The Peace of Christ
Do you ever long for genuine, lasting peace? In our ever-changing world, tranquility can be hard to find. Just when we start to relax, something happens to upset the balance we’ve been trying to achieve.
At the Last Supper, Jesus told His disciples, “Peace I leave with you; My peace I give to you; not as the world gives do I give to you. Do not let your heart be troubled, nor let it be fearful” (John 14:27). He wanted them to experience God’s peace despite the terrifying events that would soon follow. Let’s take a closer look at each section of John 14:27.
1. “Peace I leave with you.”
The Holman Bible dictionary defines peace as a “sense of well-being and fulfillment that comes from God and is dependent on His presence.” Rather than expressing an absence of stress or conflict, the Hebrew word shalom and the Greek eireneindicate the presence of peace, health, restoration, salvation, and reconciliation with the Lord.
- How would your life be different if you enjoyed God’s peace more fully?
In John 14:27, Jesus encouraged His followers because they were distressed about His impending death. (See John 13.) Notice how the words in this sentence—“Peace I leave with you”—read like a last will and testament. Adam Clarke’s Commentary notes that “a wish of peace among them is thus to be understood: May you prosper in body and soul, and enjoy every earthly and heavenly good!”
- What prophesy is fulfilled because Jesus gives us inner stillness and restores our fellowship with the Father (Isa. 9:6)?
2. “My peace I give you.”
At first glance, these words seem to repeat the same concept as the first sentence. However, the emphasis is on the type of peace Christ offers—it belongs to Him alone. He offers us “eternal comfort and good hope by grace” (2 Thess. 2:16).
- Read John 14:1-6. How does this passage contribute to your sense of tranquility?
Notice that Christ gives His peace. Just like salvation, such quietness is a gift—not something we have to earn.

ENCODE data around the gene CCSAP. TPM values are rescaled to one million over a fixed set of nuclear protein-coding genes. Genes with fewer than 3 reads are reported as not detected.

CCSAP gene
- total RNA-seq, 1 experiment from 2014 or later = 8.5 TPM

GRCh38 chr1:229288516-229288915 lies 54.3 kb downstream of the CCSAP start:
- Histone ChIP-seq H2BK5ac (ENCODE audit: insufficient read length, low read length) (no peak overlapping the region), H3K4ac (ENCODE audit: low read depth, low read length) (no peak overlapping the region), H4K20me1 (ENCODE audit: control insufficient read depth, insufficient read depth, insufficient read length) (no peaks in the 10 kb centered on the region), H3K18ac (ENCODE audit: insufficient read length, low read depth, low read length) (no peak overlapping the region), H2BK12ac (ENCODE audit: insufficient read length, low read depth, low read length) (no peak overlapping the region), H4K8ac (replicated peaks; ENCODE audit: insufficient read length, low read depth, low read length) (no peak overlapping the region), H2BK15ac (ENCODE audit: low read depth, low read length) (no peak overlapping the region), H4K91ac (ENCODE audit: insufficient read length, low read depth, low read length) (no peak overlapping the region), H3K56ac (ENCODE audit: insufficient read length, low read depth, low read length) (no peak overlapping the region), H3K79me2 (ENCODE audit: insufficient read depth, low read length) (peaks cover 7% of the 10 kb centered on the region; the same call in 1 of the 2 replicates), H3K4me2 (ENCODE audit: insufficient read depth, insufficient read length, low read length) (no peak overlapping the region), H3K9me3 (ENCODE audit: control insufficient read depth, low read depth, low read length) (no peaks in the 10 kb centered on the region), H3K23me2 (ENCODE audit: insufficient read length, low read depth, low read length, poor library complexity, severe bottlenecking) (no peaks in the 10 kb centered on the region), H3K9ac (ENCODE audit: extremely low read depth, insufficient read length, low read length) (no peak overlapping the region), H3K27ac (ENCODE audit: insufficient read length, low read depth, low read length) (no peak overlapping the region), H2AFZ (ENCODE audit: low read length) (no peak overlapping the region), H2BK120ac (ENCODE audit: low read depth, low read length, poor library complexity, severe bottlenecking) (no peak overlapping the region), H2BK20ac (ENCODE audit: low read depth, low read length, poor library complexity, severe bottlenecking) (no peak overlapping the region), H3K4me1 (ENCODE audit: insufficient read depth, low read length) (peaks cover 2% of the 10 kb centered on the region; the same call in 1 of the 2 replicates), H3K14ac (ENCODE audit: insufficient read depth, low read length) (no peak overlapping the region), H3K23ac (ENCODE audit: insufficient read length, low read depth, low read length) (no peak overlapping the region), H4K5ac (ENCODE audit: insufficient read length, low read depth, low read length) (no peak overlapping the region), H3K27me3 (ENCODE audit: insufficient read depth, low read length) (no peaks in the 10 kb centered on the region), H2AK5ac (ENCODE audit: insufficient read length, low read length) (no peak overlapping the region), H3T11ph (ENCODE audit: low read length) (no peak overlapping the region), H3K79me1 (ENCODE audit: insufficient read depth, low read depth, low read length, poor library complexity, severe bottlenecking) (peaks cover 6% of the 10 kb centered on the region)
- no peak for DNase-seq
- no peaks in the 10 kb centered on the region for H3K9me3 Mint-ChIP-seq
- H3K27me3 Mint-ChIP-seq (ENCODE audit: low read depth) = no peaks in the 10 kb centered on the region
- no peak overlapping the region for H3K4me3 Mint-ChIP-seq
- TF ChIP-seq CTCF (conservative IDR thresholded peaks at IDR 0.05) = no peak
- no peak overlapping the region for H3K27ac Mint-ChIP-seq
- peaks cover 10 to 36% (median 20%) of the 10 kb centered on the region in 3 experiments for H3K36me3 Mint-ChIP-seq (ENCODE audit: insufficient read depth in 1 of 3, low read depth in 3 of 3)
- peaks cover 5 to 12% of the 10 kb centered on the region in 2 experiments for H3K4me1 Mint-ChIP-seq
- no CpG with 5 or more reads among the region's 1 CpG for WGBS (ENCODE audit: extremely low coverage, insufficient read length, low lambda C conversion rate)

- What is required in order to experience this gift (Rom. 5:1)?
- Which member of the Trinity enables believers to experience peace on a daily basis (Gal. 5:22)?
3. “Not as the world gives, give I to you”
Jews of Christ’s day commonly wished each other peace out of courtesy. Although Jesus used similar words to reassure His followers, He truly had the power to give peace, and He still does today.
In western culture, we often look to tangible things for security. But only through Christ can we experience any assurance for the future. John Gill wrote, “The peace Christ gives is true, solid, substantial; the peace the world, the men, and things of it give, is a false one.”
- In your own experience, how have you found this statement to be true? Try to give a specific example.
- Accepting God’s gift of salvation doesn’t spare us from all hardship. Despite that fact, what does Jesus promise us in the midst of trouble (John 16:33)?
- At what point will the world think that all is well yet be completely wrong (1 Thess. 5:1-3)?
4. “Do not let your heart be troubled, nor let it be fearful.”
The disciples were distraught at Christ’s imminent departure, and He reassured them that they shouldn’t be afraid. Notice that His statement is a command. Jesus assumed that His followers could control their emotions. Colossians 3:15 echoes this principle: “Let the peace of Christ rule in your hearts . . . and be thankful.” With the help of the Holy Spirit, we can resist the temptation to give into fear and anxiety.
- In what practical way(s) could you “let the peace of Christ rule in your heart” (Col. 3:15)?
- What is the key to walking in peace (Rom. 8:6; Isa. 26:3)?
- Philippians 4:6-7 says, “Do not be anxious about anything, but in everything, by prayer and petition, with thanksgiving, present your requests to God. And the peace of God, which transcends all understanding, will guard your hearts and your minds in Christ Jesus.” Notice that this verse doesn’t guarantee that the Lord will change our circumstances. What does it promise instead?
- What do you think that means in a practical sense?
Conclusion: Believers often believe a lie, thinking that peace can be found in success, prosperity, positive experiences, or certain relationships. But the only source of lasting tranquility is found in the presence of Jesus. What the world has to offer will crumble under pressure. But God’s peace has the ability to carry His people through every hardship.
Prayer: As you end this study, write down the various stressors that rob you of peace. Pray over the list, surrendering each struggle to the Father. Choose to let go of every worry, and allow Christ to rule your heart. You may want to shred or burn the list as a symbol of your trust in the Lord.